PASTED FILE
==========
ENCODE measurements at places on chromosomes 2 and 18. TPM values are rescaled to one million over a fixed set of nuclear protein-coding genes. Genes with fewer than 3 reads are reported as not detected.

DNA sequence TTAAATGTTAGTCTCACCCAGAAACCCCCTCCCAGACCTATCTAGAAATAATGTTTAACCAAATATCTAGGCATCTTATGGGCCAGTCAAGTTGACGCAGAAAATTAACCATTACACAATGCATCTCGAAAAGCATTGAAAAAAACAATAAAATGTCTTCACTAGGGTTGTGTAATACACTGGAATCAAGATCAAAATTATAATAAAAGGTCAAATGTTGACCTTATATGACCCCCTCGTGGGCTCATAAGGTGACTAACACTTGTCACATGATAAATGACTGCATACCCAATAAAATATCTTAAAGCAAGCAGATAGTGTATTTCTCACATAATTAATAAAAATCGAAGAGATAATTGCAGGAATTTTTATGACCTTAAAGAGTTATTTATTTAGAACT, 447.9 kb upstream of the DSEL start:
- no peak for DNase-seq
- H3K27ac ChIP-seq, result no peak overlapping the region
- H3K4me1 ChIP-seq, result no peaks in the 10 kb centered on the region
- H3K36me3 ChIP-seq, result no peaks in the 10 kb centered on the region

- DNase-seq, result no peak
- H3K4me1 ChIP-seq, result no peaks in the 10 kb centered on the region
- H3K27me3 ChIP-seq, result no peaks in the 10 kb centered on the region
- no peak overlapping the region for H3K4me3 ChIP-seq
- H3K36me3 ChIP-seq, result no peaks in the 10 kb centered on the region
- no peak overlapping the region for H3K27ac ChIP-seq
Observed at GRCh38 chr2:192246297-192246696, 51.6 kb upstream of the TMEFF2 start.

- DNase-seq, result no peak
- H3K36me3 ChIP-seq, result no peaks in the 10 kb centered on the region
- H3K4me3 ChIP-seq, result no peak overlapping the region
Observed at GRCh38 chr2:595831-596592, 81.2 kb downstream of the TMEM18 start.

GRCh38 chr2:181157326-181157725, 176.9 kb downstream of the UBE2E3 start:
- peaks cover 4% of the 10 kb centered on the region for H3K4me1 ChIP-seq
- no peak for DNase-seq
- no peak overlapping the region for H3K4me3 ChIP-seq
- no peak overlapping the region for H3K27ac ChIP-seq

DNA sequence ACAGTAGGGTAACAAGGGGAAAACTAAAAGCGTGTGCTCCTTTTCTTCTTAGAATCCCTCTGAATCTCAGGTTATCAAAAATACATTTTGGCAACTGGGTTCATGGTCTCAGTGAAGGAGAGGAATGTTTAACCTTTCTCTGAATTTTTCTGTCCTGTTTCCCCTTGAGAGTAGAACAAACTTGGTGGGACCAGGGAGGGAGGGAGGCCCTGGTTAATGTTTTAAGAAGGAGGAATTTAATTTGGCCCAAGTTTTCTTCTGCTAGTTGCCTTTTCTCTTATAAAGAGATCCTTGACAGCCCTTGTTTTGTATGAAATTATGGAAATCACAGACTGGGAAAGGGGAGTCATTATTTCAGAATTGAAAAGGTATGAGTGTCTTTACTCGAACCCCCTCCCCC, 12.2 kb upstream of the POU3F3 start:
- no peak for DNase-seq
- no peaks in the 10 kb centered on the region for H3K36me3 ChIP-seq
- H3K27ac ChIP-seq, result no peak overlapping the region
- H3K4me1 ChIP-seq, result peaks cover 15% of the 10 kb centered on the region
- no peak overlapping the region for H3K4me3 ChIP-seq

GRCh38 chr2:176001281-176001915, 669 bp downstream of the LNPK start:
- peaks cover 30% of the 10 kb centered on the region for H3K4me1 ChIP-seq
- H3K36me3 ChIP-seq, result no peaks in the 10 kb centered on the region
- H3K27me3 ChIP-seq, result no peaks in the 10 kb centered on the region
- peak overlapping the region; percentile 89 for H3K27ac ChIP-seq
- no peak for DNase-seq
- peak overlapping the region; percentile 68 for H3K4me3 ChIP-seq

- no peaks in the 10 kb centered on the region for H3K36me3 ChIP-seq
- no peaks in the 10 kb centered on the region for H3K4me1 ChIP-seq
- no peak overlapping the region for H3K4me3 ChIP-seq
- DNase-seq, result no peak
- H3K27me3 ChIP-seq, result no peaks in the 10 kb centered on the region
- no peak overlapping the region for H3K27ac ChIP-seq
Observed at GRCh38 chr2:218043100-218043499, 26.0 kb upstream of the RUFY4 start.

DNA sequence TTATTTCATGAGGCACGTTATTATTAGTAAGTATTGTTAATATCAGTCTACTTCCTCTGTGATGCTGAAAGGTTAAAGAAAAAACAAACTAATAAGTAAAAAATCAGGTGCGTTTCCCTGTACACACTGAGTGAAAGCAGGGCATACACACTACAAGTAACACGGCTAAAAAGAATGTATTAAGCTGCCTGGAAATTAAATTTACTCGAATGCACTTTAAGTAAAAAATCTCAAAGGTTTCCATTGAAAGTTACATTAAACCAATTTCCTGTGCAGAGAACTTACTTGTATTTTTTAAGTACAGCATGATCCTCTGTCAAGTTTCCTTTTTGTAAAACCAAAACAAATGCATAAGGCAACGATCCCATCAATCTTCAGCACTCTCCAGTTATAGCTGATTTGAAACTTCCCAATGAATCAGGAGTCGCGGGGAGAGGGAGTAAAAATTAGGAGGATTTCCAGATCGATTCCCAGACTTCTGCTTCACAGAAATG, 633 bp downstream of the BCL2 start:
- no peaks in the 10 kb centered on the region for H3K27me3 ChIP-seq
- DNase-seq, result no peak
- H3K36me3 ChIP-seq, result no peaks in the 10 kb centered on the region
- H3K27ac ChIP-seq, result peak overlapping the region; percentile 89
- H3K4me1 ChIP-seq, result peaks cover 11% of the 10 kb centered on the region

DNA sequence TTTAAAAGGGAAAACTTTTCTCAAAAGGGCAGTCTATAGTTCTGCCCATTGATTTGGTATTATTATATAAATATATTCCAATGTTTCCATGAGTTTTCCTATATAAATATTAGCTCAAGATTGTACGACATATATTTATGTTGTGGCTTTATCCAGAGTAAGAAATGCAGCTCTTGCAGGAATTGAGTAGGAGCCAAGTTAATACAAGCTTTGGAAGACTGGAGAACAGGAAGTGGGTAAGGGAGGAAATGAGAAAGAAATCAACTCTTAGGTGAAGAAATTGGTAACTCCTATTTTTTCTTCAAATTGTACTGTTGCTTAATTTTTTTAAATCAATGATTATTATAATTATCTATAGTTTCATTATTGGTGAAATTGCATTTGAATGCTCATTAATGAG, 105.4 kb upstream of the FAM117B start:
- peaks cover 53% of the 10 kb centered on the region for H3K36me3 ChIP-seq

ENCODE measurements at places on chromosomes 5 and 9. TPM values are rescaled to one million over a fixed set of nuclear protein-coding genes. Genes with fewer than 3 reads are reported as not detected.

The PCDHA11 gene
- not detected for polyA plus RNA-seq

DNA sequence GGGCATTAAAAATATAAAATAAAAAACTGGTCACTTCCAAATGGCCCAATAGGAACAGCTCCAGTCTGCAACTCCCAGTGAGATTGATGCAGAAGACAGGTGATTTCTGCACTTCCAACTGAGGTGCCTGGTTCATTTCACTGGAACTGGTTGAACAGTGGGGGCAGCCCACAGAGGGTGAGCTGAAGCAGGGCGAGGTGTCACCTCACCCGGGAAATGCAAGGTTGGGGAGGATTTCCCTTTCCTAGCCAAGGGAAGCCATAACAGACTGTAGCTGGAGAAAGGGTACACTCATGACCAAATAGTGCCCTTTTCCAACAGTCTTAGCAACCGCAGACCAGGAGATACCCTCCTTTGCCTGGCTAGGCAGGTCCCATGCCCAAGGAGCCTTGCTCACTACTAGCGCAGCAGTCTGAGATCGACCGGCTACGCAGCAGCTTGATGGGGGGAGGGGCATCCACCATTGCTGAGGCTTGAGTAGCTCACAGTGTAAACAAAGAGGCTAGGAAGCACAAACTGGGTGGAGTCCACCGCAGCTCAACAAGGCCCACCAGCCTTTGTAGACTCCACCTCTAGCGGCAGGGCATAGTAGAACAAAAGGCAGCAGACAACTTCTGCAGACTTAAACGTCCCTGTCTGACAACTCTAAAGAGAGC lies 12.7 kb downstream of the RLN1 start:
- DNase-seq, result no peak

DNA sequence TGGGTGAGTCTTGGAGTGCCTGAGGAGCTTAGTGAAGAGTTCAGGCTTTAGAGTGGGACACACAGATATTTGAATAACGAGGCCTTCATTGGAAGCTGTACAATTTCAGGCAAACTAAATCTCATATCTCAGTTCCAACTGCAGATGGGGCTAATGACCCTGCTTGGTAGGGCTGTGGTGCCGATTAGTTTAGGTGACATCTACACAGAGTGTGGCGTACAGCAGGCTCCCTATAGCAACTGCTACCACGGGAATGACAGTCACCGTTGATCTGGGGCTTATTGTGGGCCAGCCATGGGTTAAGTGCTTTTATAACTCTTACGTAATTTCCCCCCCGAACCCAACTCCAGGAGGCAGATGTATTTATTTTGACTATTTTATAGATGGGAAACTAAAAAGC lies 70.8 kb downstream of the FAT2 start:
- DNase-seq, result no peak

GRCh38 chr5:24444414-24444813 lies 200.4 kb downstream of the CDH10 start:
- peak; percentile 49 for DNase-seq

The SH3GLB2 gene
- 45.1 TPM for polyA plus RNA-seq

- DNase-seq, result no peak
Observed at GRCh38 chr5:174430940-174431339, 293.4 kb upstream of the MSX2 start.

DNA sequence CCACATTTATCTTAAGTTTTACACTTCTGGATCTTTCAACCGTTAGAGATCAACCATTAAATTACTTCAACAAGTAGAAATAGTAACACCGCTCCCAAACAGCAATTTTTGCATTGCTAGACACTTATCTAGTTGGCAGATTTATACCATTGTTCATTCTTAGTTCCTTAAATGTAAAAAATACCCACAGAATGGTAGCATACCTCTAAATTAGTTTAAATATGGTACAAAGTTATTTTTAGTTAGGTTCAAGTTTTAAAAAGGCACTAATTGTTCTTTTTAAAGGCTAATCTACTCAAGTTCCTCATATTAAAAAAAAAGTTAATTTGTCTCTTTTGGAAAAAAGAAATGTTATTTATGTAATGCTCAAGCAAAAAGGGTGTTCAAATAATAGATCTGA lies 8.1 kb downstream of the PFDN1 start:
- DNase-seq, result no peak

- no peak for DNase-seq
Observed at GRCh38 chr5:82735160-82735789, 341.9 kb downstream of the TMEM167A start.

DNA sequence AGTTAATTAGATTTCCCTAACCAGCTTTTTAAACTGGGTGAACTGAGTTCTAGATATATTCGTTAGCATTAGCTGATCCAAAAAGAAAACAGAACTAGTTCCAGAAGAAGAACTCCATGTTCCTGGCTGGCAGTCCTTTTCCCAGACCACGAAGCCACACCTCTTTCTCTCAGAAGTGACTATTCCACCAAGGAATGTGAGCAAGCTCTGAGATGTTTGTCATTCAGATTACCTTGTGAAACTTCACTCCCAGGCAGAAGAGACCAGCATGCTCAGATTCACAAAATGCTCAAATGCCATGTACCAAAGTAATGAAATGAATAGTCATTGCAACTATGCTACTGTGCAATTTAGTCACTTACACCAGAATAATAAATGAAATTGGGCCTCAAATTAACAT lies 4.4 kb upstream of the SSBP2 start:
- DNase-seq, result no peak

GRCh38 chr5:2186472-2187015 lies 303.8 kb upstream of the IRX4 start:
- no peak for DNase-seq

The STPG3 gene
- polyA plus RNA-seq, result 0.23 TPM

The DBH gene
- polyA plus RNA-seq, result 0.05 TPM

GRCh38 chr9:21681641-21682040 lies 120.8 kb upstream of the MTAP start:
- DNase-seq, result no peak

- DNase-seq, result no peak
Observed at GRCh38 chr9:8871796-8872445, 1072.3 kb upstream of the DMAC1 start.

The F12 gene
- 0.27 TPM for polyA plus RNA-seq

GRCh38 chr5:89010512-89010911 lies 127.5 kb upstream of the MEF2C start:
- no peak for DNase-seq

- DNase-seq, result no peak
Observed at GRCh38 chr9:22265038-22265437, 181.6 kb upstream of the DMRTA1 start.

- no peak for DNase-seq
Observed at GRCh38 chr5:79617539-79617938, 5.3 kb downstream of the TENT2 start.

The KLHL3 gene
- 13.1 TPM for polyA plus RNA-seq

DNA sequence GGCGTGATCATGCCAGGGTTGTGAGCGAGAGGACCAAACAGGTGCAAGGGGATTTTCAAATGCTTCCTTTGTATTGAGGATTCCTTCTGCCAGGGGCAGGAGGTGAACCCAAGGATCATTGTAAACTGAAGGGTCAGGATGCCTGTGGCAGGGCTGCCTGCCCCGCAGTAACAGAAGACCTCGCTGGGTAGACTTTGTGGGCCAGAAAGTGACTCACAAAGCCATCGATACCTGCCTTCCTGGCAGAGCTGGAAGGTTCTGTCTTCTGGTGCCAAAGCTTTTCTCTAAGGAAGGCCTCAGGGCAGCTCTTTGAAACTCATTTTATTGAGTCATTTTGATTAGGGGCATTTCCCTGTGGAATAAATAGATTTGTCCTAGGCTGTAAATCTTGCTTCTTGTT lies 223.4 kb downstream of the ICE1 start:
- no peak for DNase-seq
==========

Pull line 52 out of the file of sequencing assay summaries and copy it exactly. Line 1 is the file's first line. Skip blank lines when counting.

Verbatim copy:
The PCDHA11 gene